The Banquet of Life: Some of the Finest Advice on Growing Old, Growing Young, and Becoming Your Fullest Self
“People ask: ‘Would you or would you not like to be young again?’ Of course, it is really one of those foolish questions that never should be asked, because they are impossible… You cannot unroll that snowball which is you: there is no ‘you’ except your life — lived.”
By Maria Popova
“In old age we should wish still to have passions strong enough to prevent us turning in on ourselves,” Simone de Beauvoir wrote as she considered how to keep life from becoming a parody of itself, while across the English Channel the ever-sagacious Bertrand Russell was offering his prescription for how to grow old and across the Atlantic the vivacious elderly Henry Miller was distilling the secret to remaining young at heart as a matter of being able to “fall in love again and again… forgive as well as forget… keep from growing sour, surly, bitter and cynical.”
But no one has approached the universal problem of advancing from youth to old age, or the dialogue between the two within a lifetime and across generations, more insightfully, delightfully, and with richer nuance than the great classics scholar and linguist Jane Ellen Harrison (September 9, 1850–April 15, 1928), whose extraordinary life I came upon in Francesca Wade’s altogether scrumptious book Square Haunting: Five Writers in London Between the Wars (public library) and whose work revolutionized the modern understanding of Ancient Greek culture by upending millennia of patriarchal revisionism with Harrison’s discovery of an entire class of “matriarchal, husbandless goddesses” central to community life and ritual.
In her sixty-fifth year, as World War I was breaking out, Harrison reflected in a letter that “work & friendship come to be the whole of life.” As the ledger of her life grew thick with decades, she never lost her intellectual vivacity, her lively intergenerational friendships, her active engagement with the ever-pulsating world of scholars and artists — in no small part because of the life and love she shared with her significantly younger partner: the poet, novelist, and translator Hope Mirrlees.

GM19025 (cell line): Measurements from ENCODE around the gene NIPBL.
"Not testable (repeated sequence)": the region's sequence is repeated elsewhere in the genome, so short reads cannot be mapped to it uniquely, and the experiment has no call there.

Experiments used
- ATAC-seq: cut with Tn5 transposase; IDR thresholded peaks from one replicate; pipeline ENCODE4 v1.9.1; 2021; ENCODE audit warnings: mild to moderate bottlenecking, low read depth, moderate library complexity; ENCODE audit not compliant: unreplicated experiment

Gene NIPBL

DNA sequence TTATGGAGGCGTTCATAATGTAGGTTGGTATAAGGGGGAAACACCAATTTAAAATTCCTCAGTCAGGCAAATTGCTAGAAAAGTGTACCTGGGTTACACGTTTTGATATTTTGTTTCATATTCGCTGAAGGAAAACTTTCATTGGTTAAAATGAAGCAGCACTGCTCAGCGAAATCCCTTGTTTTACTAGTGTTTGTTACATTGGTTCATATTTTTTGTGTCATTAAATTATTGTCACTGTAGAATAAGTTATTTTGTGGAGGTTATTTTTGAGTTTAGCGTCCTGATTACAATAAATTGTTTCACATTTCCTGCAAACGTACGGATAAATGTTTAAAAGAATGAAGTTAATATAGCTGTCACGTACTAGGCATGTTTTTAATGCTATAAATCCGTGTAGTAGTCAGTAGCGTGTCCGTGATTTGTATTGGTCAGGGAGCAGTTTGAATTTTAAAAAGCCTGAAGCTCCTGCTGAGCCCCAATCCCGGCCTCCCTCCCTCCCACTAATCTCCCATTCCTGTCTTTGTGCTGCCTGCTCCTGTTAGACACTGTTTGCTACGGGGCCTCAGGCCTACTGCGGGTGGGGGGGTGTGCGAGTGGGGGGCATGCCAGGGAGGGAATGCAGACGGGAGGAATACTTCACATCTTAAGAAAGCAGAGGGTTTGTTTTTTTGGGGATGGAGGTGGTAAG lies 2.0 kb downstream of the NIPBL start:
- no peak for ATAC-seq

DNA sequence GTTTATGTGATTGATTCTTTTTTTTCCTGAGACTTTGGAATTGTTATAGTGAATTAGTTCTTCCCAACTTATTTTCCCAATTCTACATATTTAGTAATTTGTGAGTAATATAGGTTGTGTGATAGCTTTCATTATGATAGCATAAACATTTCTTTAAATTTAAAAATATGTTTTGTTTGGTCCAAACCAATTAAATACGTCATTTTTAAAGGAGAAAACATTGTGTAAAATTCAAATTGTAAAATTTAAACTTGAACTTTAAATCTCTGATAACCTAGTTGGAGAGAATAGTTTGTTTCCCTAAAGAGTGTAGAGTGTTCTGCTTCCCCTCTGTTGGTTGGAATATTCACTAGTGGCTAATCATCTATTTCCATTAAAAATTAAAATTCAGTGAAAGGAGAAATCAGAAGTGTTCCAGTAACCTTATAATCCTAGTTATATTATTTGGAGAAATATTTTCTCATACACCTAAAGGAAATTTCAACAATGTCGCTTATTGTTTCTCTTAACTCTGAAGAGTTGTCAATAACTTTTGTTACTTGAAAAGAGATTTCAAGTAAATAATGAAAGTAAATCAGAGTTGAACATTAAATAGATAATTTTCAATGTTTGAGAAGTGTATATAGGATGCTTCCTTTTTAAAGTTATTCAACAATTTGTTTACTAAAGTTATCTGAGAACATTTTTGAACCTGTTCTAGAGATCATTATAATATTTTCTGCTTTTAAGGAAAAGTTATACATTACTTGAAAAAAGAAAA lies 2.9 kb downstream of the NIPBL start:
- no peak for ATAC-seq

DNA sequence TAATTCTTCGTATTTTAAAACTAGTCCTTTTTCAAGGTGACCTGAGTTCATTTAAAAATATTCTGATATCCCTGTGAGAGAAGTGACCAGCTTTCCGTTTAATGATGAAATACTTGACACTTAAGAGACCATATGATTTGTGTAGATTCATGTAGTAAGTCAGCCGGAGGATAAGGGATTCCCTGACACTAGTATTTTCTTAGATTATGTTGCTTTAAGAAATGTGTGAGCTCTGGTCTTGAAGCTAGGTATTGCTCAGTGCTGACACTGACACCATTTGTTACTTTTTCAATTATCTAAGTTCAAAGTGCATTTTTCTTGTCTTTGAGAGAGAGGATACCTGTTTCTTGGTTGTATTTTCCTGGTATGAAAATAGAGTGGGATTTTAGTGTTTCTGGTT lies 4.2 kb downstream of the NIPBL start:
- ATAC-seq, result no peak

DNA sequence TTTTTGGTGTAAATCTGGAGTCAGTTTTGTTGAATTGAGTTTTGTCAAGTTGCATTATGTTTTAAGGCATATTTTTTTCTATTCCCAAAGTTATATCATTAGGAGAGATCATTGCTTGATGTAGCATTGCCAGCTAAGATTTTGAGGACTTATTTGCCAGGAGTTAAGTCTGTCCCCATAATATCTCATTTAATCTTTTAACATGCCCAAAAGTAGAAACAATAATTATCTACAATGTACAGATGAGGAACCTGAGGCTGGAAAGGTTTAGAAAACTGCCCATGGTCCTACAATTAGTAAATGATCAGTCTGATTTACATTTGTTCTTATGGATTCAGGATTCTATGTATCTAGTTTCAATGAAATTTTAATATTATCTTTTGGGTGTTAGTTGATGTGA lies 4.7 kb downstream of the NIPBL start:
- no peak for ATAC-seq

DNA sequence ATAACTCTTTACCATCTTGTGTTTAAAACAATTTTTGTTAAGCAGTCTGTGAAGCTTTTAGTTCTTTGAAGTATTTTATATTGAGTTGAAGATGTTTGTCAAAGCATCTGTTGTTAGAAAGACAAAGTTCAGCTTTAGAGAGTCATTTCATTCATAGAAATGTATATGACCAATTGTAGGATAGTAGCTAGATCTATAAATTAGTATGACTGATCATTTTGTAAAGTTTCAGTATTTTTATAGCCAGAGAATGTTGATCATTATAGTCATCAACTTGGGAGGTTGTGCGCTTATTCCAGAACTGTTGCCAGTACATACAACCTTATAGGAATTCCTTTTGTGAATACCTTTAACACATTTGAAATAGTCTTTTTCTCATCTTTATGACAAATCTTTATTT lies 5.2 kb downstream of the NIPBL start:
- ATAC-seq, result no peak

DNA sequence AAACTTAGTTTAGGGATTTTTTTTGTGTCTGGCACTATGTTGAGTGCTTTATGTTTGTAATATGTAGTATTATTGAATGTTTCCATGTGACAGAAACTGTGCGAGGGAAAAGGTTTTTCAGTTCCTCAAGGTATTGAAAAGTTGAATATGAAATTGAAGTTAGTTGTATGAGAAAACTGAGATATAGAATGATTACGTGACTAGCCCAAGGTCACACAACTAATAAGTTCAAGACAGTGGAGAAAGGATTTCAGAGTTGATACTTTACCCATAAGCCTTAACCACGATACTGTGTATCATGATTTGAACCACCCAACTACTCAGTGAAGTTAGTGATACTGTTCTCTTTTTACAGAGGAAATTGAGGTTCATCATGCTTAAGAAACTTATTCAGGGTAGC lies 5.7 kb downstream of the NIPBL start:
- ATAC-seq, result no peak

That same year, Harrison was startled to hear one of her young, talented colleagues at Trinity College proclaim that “no one over thirty is worth speaking to.” With her winking intelligence, she observed:
This is really very interesting and extraordinarily valuable. Here we have, not a reasoned conclusion, but a real live emotion, a good solid prejudice, a genuine attitude of gifted Youth to Crabbed Age. It is my business to understand and, if I can, learn from it. Give me an honest prejudice, and I am always ready to attend to it.
In a sentiment that ought to be the ultimate manifesto for intellectual and emotional humility, direly needed in our own time, she adds:
I am long past blame and praise, or, rather, I am not yet ready for them; there is so much still waiting to be understood.
Harrison considers the rudiments of maturity and what makes us who we are by examining the “relations between fairly mature youth and quite early middle age,” defining the latter as “anything completely or hopelessly grown up — anything, say, well over thirty,” winking at the relativity of age with the memory of a time when a person of fourteen appeared to her child-self “utterly grown up.” Reflecting on the young scholar’s remark, and noting in herself with even greater alarm a similar “counter-prejudice” against youth, she observes:
The reasons by which people back up their prejudices are mostly negligible — not reason at all at bottom, but just instinctive self-justifications; but prejudice, rising as it does in emotion, has its roots in life and reality.
She notes that while there is often great friction between the young and the old, this friction can, “if rightly understood and considerately handled on both sides, take the form of mutual stimulus and attraction” — for it most often springs from a lack of understanding of each other’s state of being and frame of reference. The source of this friction is also the source of the exquisite complementarity of the two life-stages:
Youth and Crabbed Age stand broadly for the two opposite poles of human living, poles equally essential to any real vitality, but always contrasted. Youth stands for rationalism*, for the intellect and its concomitants, egotism and individualism. Crabbed Age stands for tradition, for the instincts and emotions, with their concomitant altruism. (*Note: Due allowance of course being made for the anti-intellectual reaction in the present generation.)
The whole art of living is a delicate balance between the two tendencies. Virtues and vice are but convenient analytic labels attached to particular forms of the two tendencies. Of the two, egotism, self-assertion, are to the youth as necessary — sometimes, I sadly think, more necessary — to good living than altruism. Moreover, the egotism of youth is compulsory, inevitable, and equally the altruism of age is ineluctable.